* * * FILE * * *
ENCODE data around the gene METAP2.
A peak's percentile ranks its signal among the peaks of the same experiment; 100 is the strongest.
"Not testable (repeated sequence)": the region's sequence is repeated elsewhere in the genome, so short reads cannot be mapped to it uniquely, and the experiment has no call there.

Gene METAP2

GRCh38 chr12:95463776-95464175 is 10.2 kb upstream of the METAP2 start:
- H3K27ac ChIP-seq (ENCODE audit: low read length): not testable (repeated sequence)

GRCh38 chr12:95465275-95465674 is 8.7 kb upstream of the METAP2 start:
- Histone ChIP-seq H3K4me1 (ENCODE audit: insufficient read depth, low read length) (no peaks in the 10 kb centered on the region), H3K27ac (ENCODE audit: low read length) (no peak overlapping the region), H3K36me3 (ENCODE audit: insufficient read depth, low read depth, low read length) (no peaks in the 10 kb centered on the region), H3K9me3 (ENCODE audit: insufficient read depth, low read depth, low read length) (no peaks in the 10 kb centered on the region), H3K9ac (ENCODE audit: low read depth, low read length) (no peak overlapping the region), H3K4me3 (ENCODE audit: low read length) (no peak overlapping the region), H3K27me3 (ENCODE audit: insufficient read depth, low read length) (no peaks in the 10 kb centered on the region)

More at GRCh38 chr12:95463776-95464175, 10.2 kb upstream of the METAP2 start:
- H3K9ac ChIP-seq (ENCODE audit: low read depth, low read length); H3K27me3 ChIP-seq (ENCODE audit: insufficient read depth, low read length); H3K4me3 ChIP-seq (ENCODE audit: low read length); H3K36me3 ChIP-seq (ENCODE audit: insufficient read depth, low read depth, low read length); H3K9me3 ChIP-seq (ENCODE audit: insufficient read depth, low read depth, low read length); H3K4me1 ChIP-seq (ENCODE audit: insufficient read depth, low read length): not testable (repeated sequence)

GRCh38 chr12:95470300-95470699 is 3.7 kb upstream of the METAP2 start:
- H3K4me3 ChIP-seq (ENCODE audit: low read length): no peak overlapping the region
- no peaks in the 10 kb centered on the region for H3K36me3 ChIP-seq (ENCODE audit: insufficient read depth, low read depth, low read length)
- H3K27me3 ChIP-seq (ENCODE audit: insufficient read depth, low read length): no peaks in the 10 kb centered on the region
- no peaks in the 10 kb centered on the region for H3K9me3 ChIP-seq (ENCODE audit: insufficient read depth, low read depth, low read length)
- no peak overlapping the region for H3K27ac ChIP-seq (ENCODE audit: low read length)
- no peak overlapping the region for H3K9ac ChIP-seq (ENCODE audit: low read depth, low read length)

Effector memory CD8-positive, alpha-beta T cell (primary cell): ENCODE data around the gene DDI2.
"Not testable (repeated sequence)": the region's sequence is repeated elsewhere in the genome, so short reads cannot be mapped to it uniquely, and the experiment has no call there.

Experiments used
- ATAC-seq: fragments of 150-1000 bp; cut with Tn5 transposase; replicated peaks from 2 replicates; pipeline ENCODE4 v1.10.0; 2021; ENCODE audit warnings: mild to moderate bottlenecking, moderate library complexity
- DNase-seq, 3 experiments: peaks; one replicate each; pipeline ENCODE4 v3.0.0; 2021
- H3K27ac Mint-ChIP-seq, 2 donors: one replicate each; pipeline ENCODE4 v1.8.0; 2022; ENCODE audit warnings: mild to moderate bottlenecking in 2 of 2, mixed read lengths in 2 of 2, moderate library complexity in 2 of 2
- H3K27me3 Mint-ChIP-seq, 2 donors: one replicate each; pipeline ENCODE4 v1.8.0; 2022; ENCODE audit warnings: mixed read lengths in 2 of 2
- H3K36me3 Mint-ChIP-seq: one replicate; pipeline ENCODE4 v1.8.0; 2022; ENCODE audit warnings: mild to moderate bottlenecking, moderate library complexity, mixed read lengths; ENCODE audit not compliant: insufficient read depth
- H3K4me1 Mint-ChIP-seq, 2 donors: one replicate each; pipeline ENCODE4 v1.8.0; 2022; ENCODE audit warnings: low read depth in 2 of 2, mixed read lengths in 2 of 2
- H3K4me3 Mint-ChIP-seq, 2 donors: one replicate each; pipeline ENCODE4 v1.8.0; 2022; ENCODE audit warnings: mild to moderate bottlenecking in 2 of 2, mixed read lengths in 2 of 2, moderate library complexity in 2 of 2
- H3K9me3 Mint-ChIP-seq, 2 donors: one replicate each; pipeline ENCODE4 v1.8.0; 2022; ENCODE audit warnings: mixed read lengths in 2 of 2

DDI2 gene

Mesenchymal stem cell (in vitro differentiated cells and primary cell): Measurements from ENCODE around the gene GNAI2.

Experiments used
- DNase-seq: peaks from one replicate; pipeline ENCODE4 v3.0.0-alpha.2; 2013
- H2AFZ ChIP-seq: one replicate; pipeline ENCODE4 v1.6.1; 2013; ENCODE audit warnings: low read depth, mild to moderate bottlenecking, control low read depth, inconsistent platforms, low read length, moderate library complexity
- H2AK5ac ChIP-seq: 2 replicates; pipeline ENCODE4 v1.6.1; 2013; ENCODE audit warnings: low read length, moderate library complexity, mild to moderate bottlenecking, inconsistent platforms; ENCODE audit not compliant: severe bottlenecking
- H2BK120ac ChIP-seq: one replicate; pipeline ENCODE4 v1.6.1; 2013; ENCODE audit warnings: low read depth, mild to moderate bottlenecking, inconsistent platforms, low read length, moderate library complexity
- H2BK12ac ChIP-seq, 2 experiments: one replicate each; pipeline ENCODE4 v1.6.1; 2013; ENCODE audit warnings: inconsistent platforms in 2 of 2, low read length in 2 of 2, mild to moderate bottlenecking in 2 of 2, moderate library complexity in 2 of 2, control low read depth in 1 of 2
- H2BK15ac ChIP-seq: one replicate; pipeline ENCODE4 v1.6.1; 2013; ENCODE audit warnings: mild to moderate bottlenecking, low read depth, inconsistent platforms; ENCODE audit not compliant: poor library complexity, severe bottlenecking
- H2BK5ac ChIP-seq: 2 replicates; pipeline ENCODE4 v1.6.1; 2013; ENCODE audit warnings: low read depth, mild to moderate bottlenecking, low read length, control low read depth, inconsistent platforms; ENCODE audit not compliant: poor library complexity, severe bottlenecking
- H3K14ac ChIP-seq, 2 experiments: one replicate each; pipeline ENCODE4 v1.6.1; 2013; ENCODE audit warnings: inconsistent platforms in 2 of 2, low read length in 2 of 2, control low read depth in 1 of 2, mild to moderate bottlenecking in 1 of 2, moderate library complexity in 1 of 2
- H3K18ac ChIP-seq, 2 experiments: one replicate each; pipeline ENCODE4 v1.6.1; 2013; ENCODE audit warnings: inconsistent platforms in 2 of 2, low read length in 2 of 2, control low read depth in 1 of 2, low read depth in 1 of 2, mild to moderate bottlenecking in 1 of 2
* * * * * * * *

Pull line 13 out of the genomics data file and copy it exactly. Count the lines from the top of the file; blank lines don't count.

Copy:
- no peaks in the 10 kb centered on the region for H3K36me3 ChIP-seq (ENCODE audit: insufficient read depth, low read depth, low read length)